Feynman is a graphic biography of the world-renowned physicist Richard P. Feynman (1918-1988), written by Jim Ottaviani and illustrated by Leland Myrick, with colors Hilary Sycamore. It was released by :01 (First Second), an imprint of Holtzbrinck devoted to publishing comics of all sorts—their catalog is full of strange and interesting graphic novels, memoirs, and biographies, like this one. (You can check out an excerpt from this book right here on Tor.com.)
The comic covers his life in back-and-forth chunks from his childhood to his death, bouncing from year to year to cover his major accomplishments in science; the people in his life; his attitude toward himself, teaching and his work; his relationships; his awards, and just—Feynman, from every angle.
It’s a thoroughly well-researched book; the recommended reading list at the end is around 30 books & films long, including work about Feynman, by him, about his friends, by his friends, et cetera. There are frequent quotes from Feynman himself scattered through the book from some of these texts, usually the physics bits.
Also, don’t worry if you don’t know a damn thing about physics or math or any of that—you’ll be fine reading this; even the parts explaining quantum electrodynamics make sense, thanks to the creative and simple explanations Feynman gives for his theories.
The book does quite a bit of work with a subject that seems straightforward: a biography in pictures and anecdotes. Like all good biographies, it’s deeply connected to time and place as well as the characters—real folks or not, in a book they’re all characters—and provides in broad strokes the background of the story of Feynman’s life and development, while focusing on specific details in the story. Ottaviani walks the reader through Feynman’s time working with Oppenheimer and the others on the atomic bomb in World War II and the eventual results of their experiments, his winning of the Nobel Prize, the Challenger explosion and investigation, and all manner of other historically significant occasions. But the book never loses sight of the personal in those public, widely remembered moments.
There’s also a thread of social awareness and criticism inherent to Feynman’s life and work. For example, he talks a great deal about his sister, who had the same scientific inclinations as him but faced much greater pressures, socially and culturally, because of her gender. One of the most moving scenes in the book for me is when he’s at home washing dishes with his parents, and his mother is talking. She says that women’s brains are “physiologically incapable of doing science,” and says that his sister can’t possible be an astronomer because of that. The plate his holding cracks in his grip. He doesn’t argue with his mother, but some time down the road, when his parents are still discouraging her from science, he leaves her a book on astronomy. He supports her, because despite the societal pressures of the time, he knew she deserved to be able to do science as much as he did. This is juxtaposed against his cheerful one-upmanship of her when she begins her scientific career, something he relates with humor and perhaps a little embarrassment.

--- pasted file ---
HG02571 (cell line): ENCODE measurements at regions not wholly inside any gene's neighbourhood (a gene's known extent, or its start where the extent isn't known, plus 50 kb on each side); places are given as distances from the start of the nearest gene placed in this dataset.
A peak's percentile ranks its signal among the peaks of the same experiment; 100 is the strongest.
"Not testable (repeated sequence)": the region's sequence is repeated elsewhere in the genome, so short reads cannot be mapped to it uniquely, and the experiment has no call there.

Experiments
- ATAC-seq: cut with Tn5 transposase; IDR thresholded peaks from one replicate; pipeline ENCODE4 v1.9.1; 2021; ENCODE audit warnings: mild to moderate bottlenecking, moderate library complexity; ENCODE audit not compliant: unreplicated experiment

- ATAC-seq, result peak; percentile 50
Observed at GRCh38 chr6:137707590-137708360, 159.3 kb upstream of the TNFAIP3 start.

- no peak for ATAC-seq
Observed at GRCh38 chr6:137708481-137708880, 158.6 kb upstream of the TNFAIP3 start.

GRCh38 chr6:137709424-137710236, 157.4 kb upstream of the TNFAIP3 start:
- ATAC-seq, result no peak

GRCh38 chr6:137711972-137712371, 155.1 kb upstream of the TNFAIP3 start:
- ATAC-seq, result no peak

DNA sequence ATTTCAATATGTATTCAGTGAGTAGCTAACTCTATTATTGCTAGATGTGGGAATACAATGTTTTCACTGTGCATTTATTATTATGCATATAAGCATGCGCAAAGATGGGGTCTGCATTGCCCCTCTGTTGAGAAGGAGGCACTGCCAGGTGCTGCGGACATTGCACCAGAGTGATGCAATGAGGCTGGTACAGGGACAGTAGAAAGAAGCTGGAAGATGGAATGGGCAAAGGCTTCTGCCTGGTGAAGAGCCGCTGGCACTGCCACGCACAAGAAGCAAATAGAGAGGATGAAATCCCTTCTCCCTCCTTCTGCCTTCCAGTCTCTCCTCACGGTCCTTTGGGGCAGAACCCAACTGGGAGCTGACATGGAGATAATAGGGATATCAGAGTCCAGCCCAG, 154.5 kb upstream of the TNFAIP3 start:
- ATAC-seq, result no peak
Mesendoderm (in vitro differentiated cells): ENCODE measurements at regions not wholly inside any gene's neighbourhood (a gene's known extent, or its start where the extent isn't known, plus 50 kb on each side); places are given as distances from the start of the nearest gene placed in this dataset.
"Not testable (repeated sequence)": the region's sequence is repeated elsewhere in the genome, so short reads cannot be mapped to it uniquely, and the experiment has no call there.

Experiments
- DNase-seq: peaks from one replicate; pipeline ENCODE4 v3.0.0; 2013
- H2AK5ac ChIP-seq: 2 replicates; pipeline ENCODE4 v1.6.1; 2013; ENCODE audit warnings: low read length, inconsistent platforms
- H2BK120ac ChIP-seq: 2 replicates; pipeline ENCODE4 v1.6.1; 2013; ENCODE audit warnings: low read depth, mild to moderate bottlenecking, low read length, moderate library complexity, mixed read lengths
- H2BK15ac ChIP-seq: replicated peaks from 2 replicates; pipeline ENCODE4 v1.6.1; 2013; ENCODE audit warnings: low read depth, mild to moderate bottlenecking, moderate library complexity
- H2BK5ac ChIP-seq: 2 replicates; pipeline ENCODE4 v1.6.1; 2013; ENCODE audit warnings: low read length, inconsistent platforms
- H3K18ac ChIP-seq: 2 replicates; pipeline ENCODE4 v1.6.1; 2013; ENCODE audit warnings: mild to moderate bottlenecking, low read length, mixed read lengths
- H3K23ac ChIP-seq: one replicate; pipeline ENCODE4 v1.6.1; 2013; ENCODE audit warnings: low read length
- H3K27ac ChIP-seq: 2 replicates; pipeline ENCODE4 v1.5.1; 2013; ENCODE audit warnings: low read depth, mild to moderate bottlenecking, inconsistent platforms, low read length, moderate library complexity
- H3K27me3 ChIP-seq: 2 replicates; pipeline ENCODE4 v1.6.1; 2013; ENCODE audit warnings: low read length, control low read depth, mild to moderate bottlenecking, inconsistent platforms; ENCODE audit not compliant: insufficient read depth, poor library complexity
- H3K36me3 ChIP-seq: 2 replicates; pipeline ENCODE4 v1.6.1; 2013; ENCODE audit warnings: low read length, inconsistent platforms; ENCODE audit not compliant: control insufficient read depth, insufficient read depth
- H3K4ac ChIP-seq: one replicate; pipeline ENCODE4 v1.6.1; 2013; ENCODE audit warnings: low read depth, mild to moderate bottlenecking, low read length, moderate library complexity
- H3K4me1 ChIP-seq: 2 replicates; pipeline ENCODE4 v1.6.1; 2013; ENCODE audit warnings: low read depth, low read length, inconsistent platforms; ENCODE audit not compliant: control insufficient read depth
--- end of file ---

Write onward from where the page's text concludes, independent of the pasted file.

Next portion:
There’s also quite a bit on his appreciation for, well, women’s bodies—the bits where he’s doing his work in a topless bar and is the only one who will testify in court that there’s nothing wrong with the place are pretty hilarious—and his relationships with women throughout his life; some bad, some cringe-inducing, and some good. He’s not a perfect man, and I like that the book doesn’t try to make him seem like one. Occasionally he’s rude, and he has difficulty with people, and he’s not always the most considerate guy in the world—but he’s human, and it’s good to have that alongside his brilliance and his capability.
Feynman was a joy to read; a perfectly balanced mix of science, personal life and reflection that captures what made Richard Feynman so interesting and important, from his safe-cracking habits to his genius to the natural nerves he got the first time he had to give a paper in front of someone like Einstein. The art is fun and playful, but does exactly what it needs to do narratively. Each panel is laid out well and flows into the next. There are no confusing page layouts and never a point in which I had to try and figure out what the artist was doing. Something about the near cartoonish style of it just fits so well with the underlying humor of the story—it’s a perfect match.
I would recommend Ottaviani & Myrick’s Feynman to anyone interested in QED, or physics, or comics, or simply Feynman himself. It was an engrossing, entertaining and occasionally challenging read, and I’m deeply glad that there are creators doing work like this and publishers buying it.
(Oh, and the documentary No Ordinary Genius is a good watch, too—it’s mentioned in the recommended reading, and is absolutely worth giving a peek after reading this to see the man in action. It’ll surprise you how accurate the portrayal in this comic is; his manner of speech, his postures, his movements, it’s all there.)